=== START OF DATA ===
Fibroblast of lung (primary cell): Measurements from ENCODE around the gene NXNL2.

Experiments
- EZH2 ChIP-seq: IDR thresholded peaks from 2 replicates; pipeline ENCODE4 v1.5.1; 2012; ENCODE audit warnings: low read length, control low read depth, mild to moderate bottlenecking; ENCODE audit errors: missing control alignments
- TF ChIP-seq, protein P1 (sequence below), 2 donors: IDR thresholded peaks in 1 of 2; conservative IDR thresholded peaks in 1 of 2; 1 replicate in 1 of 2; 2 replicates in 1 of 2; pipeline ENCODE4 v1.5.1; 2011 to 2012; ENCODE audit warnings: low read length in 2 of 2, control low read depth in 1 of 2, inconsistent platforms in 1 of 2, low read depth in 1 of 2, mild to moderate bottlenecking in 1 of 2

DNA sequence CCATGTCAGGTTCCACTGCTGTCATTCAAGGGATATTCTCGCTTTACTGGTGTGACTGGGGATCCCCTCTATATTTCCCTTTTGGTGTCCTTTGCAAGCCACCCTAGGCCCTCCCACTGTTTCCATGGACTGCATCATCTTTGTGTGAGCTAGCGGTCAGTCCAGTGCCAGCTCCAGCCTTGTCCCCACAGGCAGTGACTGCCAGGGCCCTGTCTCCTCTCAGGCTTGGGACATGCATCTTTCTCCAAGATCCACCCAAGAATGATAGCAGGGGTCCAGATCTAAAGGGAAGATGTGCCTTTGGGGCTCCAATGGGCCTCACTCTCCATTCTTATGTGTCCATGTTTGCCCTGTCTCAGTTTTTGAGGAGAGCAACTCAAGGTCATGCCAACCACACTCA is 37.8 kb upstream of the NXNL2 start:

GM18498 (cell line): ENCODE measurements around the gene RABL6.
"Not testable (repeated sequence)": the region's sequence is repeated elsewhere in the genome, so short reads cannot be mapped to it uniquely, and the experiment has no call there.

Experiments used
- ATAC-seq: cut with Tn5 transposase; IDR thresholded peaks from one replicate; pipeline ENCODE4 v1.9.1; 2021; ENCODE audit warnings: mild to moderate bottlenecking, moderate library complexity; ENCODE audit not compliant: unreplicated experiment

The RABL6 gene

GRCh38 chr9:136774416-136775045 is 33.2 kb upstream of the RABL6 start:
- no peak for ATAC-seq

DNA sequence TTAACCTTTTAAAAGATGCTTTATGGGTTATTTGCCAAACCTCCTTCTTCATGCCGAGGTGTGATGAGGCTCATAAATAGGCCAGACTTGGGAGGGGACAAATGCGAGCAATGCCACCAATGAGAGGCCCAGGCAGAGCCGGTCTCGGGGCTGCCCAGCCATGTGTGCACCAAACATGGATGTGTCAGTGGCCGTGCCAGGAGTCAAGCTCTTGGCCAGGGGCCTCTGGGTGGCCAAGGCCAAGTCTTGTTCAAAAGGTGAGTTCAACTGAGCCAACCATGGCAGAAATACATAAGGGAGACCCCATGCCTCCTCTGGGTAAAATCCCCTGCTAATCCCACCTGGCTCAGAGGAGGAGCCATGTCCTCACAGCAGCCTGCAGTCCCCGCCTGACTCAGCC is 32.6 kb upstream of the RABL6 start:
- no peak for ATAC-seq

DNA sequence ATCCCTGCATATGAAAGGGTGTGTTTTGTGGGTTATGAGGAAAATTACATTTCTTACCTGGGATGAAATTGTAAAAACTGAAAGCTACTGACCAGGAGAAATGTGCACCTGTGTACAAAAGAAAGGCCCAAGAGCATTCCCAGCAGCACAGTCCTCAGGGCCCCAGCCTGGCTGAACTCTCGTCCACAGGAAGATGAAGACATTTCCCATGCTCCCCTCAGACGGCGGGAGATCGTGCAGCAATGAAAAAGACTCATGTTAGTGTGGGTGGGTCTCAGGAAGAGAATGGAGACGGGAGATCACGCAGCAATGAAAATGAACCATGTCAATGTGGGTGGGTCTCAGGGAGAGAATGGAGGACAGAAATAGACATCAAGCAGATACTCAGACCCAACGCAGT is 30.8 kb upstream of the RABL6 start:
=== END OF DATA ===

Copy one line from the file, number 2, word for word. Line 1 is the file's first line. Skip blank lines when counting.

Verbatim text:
Experiments